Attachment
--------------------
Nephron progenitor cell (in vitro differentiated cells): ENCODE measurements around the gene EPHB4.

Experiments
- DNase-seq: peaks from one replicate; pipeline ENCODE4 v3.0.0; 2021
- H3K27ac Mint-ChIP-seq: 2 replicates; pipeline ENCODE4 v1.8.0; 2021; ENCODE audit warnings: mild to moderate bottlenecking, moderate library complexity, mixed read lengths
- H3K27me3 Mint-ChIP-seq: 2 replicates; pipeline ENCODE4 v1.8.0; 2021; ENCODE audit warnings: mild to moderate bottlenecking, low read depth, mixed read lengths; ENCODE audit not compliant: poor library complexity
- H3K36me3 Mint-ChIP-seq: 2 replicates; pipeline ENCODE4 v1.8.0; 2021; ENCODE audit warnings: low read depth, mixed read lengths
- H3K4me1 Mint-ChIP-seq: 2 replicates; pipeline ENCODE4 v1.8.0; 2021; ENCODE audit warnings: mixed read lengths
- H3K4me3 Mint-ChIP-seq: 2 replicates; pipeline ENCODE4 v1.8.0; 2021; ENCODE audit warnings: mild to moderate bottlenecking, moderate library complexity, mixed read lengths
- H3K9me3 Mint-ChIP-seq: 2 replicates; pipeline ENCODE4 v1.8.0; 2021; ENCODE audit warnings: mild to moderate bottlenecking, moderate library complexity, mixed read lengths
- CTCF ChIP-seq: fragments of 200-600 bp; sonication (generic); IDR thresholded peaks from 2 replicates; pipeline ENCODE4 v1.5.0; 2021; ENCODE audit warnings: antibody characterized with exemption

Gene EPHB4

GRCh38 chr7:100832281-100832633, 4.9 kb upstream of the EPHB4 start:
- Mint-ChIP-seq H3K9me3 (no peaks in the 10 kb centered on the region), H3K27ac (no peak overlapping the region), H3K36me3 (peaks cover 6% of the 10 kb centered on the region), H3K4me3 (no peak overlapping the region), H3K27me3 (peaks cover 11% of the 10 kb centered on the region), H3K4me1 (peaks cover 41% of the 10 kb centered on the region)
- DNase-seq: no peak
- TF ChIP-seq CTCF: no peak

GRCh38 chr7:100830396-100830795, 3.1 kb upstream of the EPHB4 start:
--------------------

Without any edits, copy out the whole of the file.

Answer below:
Nephron progenitor cell (in vitro differentiated cells): ENCODE measurements around the gene EPHB4.

Experiments
- DNase-seq: peaks from one replicate; pipeline ENCODE4 v3.0.0; 2021
- H3K27ac Mint-ChIP-seq: 2 replicates; pipeline ENCODE4 v1.8.0; 2021; ENCODE audit warnings: mild to moderate bottlenecking, moderate library complexity, mixed read lengths
- H3K27me3 Mint-ChIP-seq: 2 replicates; pipeline ENCODE4 v1.8.0; 2021; ENCODE audit warnings: mild to moderate bottlenecking, low read depth, mixed read lengths; ENCODE audit not compliant: poor library complexity
- H3K36me3 Mint-ChIP-seq: 2 replicates; pipeline ENCODE4 v1.8.0; 2021; ENCODE audit warnings: low read depth, mixed read lengths
- H3K4me1 Mint-ChIP-seq: 2 replicates; pipeline ENCODE4 v1.8.0; 2021; ENCODE audit warnings: mixed read lengths
- H3K4me3 Mint-ChIP-seq: 2 replicates; pipeline ENCODE4 v1.8.0; 2021; ENCODE audit warnings: mild to moderate bottlenecking, moderate library complexity, mixed read lengths
- H3K9me3 Mint-ChIP-seq: 2 replicates; pipeline ENCODE4 v1.8.0; 2021; ENCODE audit warnings: mild to moderate bottlenecking, moderate library complexity, mixed read lengths
- CTCF ChIP-seq: fragments of 200-600 bp; sonication (generic); IDR thresholded peaks from 2 replicates; pipeline ENCODE4 v1.5.0; 2021; ENCODE audit warnings: antibody characterized with exemption

Gene EPHB4

GRCh38 chr7:100832281-100832633, 4.9 kb upstream of the EPHB4 start:
- Mint-ChIP-seq H3K9me3 (no peaks in the 10 kb centered on the region), H3K27ac (no peak overlapping the region), H3K36me3 (peaks cover 6% of the 10 kb centered on the region), H3K4me3 (no peak overlapping the region), H3K27me3 (peaks cover 11% of the 10 kb centered on the region), H3K4me1 (peaks cover 41% of the 10 kb centered on the region)
- DNase-seq: no peak
- TF ChIP-seq CTCF: no peak

GRCh38 chr7:100830396-100830795, 3.1 kb upstream of the EPHB4 start: